Bourbon Industry

Brown-Forman reports sales up 5 percent for second quarter

Bottles of Woodford Reserve were on display near a fireplace in the Woodford Reserve Distillery's new tasting room.
Bottles of Woodford Reserve were on display near a fireplace in the Woodford Reserve Distillery's new tasting room. Herald-Leader

Sales of spirits are accelerating into the festive season, according to Brown-Forman.

The Louisville-based parent of Jack Daniel's Tennessee Whiskey and Woodford Reserve reported that sales for the second quarter were up 5 percent to nearly $1.14 billion. For the first half of the financial year, net sales are up 4 percent, the company said.

For the second quarter, Brown-Forman reported profits of $208 million, or $0.98 per share. That was up 1 percent from the same quarter of 2013, but it was below estimates of $1.04 by market analysts.

Year to date, profits are up 2 percent, to $358 million, or $1.68 per share.

The company plans to ride the wave of enthusiasm for cinnamon-flavored whiskey by rolling out its Jack Daniel's Tennessee Fire nationwide in late spring, after a successful trail run in a limited number of states, Brown-Forman announced.

CEO Paul Varga told market analysts that there had been "exceptionally strong test market results" of Tennessee Fire, on par with those from Jack Daniel's Tennessee Honey, which rolled out nationally about four years ago.

"The results are as strong or stronger than Tennessee Honey in its early days, and we've really had no media promotion behind it," Varga said. Tennessee Honey now sells more than 1 million cases annually, and sales are growing at more than 30 percent even though it is priced at $25 for a 750-milliliter bottle, Varga said.

You'll hear a lot more about Tennessee Fire in the next six months: Brown-Forman indicated that it's planning a major launch. Having a major player already in the cinnamon whiskey market — Sazerac's wildly popular Fireball — has cleared a path to potential consumers, Varga said.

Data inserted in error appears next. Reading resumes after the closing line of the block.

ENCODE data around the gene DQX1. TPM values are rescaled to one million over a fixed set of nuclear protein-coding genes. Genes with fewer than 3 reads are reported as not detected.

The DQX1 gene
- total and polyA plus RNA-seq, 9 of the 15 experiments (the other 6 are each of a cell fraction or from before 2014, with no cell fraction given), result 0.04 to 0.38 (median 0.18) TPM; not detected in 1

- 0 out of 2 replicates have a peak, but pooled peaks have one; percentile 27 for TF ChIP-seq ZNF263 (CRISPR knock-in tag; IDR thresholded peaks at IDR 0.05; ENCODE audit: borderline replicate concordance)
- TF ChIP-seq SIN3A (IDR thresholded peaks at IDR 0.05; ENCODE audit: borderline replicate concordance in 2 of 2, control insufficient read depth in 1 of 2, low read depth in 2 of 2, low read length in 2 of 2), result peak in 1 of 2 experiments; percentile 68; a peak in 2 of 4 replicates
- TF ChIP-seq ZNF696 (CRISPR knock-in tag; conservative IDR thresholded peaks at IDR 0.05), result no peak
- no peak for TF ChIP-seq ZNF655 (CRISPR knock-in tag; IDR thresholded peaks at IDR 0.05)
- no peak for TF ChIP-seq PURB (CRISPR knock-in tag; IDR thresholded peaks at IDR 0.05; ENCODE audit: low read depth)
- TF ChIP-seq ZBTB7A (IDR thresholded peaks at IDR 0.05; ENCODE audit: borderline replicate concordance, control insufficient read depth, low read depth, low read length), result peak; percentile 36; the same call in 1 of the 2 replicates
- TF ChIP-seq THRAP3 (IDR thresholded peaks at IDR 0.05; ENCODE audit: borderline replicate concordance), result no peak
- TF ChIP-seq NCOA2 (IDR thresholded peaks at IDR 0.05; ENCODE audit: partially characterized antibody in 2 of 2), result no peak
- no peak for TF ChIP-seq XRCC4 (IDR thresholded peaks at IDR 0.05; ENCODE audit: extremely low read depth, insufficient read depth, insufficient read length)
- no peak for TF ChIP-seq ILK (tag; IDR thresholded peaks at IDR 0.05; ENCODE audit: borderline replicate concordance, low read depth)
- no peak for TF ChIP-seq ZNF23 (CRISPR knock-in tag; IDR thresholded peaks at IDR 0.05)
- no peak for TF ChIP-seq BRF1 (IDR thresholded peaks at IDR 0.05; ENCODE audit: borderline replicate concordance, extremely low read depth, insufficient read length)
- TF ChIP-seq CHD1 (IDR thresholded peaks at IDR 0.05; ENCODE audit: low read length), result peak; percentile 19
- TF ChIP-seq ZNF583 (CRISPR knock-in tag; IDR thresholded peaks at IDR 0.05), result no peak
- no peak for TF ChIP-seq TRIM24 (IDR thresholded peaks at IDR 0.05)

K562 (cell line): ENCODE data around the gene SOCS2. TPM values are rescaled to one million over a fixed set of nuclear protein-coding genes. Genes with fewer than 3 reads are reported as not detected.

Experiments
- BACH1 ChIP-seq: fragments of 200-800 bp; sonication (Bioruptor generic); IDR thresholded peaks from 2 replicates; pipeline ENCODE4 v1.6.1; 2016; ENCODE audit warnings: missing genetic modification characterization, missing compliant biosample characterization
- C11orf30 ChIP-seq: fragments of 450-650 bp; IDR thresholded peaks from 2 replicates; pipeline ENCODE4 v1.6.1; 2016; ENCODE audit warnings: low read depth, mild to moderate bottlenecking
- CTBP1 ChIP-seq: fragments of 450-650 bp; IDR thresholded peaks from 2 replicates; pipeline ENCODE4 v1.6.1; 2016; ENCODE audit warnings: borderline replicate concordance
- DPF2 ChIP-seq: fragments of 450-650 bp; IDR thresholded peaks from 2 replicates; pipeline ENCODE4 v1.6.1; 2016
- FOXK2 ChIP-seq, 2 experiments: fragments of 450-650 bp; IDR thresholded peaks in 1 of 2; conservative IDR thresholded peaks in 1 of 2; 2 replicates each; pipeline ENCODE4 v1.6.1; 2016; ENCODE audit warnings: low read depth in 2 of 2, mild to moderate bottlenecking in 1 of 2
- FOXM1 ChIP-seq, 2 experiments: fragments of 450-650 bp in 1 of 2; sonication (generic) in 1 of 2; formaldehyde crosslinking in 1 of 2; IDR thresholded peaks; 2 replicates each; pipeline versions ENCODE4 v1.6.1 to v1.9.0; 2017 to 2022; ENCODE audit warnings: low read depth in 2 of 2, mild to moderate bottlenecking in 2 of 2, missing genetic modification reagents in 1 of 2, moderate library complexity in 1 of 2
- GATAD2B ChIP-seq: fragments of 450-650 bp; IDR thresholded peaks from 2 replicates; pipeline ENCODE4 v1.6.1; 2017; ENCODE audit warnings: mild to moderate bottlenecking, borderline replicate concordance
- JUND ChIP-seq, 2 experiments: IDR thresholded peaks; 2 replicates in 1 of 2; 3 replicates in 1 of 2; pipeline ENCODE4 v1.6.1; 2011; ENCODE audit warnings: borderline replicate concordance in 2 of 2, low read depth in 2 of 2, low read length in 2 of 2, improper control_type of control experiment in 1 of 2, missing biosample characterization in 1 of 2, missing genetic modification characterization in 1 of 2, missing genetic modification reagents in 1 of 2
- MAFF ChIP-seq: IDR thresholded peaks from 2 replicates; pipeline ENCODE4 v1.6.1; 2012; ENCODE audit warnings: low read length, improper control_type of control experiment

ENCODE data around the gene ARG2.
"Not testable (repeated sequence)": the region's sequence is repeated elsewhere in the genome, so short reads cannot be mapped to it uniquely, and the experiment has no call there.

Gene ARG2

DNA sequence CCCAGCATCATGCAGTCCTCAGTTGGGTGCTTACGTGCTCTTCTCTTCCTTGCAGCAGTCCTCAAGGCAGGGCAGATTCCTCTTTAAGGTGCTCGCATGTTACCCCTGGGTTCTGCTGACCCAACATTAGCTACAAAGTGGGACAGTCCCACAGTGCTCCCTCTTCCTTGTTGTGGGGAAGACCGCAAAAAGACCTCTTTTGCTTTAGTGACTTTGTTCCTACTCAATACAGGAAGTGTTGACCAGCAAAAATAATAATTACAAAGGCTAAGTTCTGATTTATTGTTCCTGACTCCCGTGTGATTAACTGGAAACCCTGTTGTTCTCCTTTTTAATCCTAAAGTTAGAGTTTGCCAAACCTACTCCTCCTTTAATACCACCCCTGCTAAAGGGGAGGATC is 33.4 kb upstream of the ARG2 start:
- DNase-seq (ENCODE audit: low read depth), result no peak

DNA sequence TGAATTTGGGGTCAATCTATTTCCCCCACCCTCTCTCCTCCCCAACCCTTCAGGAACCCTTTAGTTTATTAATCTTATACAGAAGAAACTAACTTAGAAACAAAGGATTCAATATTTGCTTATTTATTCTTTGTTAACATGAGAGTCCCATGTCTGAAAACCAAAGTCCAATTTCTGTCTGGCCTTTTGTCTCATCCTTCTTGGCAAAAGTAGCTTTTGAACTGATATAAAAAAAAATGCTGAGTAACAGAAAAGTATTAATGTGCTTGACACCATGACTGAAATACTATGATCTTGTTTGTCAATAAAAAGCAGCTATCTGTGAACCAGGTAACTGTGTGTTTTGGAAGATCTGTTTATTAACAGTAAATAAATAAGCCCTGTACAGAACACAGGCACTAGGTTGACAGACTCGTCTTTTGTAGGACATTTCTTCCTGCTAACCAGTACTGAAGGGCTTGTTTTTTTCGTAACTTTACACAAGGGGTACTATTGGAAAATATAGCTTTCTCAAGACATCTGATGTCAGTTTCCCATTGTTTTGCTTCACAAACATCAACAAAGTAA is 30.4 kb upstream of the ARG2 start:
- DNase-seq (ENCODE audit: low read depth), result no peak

Tennessee Fire will be priced well above Fireball, which sells for about $15 a 750 ml bottle, but Varga said Brown-Forman's market research shows that Jack Daniel's Tennessee Fire is "seen as having a great advantage in taste, premiumness, quality and masculinity."

The company lowered its projected annual earnings slightly because of the negative impacts of foreign currency exchange rates, but it expects growth in sales and profits. It expects earnings of $3.15 to $3.25 a share, "assuming no further deterioration in the current global market conditions," particularly in Russia.

"Brown-Forman's top-tier underlying results in the first half were roughly in line with our expectations, despite the backdrop of a tough trading environment for our industry," Varga said. "As anticipated, underlying net sales growth accelerated in our second quarter, and we believe that underlying trends remain favorable as we head into the important holiday selling seasons."

For the first half of the year, sales of the Jack Daniel's trademark family grew by 5 percent, with Jack Daniel's Tennessee Honey growing a whopping 39 percent as sales expanded into new locations, the news release states. But sales also continued to rise in established markets, Brown-Forman said, indicating that the appetite for the sweet liqueur has not topped out. Winter Jack, another flavored variant, also is back for the season.

Sales of Woodford Reserve, the company's premium bourbon brand, weren't far behind in growth, at 34 percent. Old Forester, the company's oldest brand, also saw sales growth, especially in bars, the company said. Tequila sales also grew, with El Jimador up 9 percent and Herradura up 20 percent.

Emerging markets including Turkey, Brazil, Indonesia, Ukraine and sub-Saharan Africa continued to climb, and sales in the U.S. also accelerated strongly, up 6 percent, according to the company.

The company attributed declining sales of the Finlandia vodka family to continued weakness in the Polish market, which has been hurt by a tax increase.

Sales of Southern Comfort slid 4 percent, driven by pressure from flavored whiskies and weakness in bar sales, the company said.